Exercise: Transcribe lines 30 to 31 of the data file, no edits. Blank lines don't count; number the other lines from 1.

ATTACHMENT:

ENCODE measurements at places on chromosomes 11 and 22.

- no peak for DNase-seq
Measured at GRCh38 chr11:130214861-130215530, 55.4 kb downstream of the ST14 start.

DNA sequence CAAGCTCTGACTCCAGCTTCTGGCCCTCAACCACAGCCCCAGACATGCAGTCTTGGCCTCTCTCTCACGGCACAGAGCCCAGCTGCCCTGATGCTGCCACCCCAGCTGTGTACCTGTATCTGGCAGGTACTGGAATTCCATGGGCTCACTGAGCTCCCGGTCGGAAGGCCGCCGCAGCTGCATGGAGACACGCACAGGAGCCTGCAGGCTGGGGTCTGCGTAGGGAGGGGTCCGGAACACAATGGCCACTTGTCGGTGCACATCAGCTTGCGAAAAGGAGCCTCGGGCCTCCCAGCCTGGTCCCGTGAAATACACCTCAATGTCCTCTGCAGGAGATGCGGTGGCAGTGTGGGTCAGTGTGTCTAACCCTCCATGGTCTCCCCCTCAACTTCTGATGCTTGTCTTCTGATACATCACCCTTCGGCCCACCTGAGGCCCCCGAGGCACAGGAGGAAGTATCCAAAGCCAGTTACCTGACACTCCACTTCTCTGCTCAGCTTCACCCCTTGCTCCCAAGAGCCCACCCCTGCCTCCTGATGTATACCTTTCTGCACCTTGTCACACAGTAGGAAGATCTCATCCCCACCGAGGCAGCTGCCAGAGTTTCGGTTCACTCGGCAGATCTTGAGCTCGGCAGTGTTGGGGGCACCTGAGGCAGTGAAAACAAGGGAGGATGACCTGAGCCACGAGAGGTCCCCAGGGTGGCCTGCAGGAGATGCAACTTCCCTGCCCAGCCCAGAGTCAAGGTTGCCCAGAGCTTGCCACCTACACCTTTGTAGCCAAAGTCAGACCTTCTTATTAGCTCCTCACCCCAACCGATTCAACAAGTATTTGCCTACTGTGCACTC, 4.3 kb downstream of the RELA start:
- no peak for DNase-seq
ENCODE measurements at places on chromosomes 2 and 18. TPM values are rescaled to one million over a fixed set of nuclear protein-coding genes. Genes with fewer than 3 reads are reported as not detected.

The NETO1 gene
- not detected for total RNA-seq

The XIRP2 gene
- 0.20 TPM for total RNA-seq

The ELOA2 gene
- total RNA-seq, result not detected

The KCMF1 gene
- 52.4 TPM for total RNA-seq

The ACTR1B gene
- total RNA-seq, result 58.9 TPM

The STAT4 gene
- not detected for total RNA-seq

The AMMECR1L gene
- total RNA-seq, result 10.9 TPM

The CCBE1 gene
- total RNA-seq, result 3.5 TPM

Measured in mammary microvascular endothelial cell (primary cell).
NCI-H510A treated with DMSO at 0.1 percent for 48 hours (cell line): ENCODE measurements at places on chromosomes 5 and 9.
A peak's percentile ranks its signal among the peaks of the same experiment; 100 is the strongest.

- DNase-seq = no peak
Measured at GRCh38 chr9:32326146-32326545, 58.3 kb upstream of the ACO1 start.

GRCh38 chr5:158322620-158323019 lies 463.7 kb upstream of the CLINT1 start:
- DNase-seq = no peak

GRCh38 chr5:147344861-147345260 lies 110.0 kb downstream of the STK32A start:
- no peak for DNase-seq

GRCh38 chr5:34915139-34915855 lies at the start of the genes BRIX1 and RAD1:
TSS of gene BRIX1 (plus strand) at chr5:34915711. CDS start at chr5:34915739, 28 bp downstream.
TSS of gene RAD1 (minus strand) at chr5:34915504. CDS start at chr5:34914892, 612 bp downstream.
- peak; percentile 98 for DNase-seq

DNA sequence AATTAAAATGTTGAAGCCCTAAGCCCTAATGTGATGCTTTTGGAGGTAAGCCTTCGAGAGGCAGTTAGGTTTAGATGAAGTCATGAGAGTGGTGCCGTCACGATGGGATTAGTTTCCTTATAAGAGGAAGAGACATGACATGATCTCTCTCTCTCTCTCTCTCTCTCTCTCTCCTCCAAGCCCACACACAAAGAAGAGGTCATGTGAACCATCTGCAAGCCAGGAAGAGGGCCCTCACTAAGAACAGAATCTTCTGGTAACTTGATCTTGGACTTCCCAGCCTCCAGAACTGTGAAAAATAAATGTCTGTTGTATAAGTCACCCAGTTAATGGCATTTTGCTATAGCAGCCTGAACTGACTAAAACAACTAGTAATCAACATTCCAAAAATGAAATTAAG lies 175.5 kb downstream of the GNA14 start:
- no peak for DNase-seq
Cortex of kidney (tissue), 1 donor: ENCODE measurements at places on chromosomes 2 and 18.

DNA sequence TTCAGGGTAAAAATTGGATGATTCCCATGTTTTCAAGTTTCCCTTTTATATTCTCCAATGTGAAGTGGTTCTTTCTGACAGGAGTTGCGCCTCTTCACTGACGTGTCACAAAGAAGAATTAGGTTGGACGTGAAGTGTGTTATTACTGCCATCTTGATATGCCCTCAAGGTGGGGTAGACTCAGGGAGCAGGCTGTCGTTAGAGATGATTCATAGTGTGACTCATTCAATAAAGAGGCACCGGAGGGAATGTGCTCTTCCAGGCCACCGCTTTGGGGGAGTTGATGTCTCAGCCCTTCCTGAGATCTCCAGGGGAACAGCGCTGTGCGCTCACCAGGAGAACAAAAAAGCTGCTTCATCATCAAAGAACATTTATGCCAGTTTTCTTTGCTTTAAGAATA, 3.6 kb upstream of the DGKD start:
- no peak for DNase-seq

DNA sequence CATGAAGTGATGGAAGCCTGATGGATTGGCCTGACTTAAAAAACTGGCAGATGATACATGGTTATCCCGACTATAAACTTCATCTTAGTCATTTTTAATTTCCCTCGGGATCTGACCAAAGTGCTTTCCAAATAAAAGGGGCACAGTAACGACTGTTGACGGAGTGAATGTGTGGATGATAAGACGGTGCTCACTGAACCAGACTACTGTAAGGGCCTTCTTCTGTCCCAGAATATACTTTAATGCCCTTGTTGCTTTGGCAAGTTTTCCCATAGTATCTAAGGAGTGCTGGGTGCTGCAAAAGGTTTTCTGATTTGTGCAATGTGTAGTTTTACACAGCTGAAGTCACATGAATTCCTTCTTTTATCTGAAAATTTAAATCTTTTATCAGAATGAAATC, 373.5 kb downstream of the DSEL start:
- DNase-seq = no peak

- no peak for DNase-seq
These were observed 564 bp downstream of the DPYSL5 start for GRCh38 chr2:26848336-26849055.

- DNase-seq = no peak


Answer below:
GRCh38 chr5:147344861-147345260 lies 110.0 kb downstream of the STK32A start:
- no peak for DNase-seq